In response to rising fossil fuel costs and environmental concerns, installation rates of solar photovoltaic panels, are rising rapidly. A further factor encouraging PV deployment has been incentives in the form of favorable feed-in tariffs to national grids; almost 99% of the energy produced by solar installations is “grid-connected” via an inverter. All PV installations demand accurate measurement of generated current, both for efficient control of the inverter, and protection purposes.
Grid-connected inverters may include a transformer to provide galvanic isolation: transformer-less configurations incur a higher risk of leakage to earth. Four main inverter designs are commonly encountered. Two designs use a transformer (at low or high frequency) and two designs are transformer-less; with or without a DC chopper or step-up converter. For cost but also size, efficiency, weight reasons, transformers are less favored for new designs.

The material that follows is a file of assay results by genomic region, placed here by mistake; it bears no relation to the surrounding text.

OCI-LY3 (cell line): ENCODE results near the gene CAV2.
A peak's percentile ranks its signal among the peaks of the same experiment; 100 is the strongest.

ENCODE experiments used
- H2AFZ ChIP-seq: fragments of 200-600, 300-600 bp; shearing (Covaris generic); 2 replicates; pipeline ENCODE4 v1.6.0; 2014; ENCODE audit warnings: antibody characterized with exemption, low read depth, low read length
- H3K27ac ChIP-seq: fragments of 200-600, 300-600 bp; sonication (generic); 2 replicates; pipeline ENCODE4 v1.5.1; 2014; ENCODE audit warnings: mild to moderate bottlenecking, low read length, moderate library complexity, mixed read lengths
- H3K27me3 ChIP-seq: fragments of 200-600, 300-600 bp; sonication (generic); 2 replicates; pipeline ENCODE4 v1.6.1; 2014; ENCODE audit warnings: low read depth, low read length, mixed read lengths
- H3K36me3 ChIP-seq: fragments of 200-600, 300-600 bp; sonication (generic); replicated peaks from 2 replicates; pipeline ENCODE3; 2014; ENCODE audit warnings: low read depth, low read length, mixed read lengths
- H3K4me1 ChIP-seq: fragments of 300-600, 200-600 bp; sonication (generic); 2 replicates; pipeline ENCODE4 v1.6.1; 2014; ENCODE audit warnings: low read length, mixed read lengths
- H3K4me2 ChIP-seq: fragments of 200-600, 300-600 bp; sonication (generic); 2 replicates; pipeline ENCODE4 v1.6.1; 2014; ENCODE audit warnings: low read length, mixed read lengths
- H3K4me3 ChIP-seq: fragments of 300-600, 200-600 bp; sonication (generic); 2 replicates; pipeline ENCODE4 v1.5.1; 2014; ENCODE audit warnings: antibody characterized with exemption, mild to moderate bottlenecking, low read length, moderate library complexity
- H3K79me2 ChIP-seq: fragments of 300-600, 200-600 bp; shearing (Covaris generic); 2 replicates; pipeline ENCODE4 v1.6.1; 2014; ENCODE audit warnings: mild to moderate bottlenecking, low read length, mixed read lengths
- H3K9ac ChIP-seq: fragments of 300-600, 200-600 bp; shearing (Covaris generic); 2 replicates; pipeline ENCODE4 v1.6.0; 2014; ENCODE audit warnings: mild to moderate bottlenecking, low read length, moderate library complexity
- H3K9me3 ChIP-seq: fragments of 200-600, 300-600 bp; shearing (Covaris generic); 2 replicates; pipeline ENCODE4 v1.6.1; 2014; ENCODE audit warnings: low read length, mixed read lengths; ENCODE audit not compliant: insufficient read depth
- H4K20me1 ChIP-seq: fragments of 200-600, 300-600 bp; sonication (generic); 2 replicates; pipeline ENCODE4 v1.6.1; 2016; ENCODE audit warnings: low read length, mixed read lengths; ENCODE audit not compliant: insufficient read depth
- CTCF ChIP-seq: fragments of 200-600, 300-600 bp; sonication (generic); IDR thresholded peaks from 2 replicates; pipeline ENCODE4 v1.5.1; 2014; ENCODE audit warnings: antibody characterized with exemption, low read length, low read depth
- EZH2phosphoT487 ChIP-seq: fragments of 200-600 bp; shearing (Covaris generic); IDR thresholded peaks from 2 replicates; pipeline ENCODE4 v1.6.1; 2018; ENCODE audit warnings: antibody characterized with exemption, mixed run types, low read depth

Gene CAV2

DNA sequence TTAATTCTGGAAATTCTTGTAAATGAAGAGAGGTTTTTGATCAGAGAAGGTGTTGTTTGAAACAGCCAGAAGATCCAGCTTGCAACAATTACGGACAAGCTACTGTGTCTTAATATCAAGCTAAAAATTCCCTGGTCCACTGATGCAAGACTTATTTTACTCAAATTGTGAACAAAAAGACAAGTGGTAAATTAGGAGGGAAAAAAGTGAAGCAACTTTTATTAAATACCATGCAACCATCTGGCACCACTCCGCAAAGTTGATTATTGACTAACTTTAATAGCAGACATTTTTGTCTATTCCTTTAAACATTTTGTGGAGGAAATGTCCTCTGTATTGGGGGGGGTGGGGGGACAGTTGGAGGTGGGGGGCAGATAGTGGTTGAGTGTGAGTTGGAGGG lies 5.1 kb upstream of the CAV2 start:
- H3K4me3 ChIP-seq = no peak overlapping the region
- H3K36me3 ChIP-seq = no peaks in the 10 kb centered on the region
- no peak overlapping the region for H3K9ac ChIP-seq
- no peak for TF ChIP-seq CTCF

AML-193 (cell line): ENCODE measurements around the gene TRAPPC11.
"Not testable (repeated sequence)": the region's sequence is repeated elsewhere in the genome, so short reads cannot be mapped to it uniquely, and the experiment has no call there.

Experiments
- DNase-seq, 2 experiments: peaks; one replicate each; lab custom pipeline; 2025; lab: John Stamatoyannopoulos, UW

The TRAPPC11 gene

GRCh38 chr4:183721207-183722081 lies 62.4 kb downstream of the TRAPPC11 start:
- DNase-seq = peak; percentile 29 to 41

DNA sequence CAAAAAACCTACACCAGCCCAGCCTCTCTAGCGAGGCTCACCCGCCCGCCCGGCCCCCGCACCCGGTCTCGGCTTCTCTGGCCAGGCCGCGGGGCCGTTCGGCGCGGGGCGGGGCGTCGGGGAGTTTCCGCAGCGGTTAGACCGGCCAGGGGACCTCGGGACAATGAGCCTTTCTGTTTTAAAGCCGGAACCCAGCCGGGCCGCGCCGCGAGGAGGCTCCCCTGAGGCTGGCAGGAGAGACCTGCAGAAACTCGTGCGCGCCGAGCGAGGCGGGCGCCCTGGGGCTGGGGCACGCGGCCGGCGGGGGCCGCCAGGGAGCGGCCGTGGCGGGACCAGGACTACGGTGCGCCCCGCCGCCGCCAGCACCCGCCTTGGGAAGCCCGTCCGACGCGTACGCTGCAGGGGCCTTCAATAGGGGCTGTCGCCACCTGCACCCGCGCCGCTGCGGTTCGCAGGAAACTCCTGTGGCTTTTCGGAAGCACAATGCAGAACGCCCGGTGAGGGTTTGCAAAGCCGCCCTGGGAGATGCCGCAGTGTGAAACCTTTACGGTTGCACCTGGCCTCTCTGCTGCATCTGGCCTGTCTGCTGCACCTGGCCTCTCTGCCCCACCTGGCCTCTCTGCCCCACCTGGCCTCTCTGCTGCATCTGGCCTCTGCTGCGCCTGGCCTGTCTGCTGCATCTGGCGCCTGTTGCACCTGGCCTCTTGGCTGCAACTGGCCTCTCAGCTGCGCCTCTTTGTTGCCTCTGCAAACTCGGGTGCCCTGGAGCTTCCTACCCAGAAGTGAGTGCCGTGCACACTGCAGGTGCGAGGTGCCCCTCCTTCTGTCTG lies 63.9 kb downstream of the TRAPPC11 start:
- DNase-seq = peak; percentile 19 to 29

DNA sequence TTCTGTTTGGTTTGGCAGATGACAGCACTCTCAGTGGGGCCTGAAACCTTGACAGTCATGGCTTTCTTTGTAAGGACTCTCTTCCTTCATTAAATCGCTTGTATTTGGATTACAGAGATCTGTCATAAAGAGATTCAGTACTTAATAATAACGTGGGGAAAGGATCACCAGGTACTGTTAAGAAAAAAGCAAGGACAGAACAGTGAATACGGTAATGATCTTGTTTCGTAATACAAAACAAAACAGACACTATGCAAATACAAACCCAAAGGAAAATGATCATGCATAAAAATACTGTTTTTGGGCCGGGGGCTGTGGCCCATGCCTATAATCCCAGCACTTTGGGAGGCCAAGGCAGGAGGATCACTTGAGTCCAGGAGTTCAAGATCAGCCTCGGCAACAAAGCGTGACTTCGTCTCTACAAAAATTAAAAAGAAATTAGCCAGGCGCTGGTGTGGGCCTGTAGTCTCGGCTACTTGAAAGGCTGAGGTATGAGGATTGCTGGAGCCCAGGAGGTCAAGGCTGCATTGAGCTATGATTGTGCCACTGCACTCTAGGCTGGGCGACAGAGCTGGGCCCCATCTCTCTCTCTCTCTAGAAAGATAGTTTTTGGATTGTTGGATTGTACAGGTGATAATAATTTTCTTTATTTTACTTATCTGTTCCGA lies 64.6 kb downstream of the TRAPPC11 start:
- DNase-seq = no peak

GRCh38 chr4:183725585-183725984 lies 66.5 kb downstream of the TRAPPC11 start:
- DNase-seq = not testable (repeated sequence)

This article looks at
- Maximum power point control, inverter control and protection
- DC current injection measurement
- Leakage current measurement
- Earth fault current measurement
- Closed-loop fluxgate technology
- Standards compliance
To read the article in its entirety, which originally appeared in EE Times Europe (Power Management), click here.
About the authors
Bernard Richard is Business Development Manager, Renewable Energy and Power Supply; Claude Gudel is Research & Development Senior Engineer; and Stéphane Rollier is Product and MarCom Manager, all at LEM (Geneva, Switzerland), a vendor of current and voltage transducers (http://www.lem.com).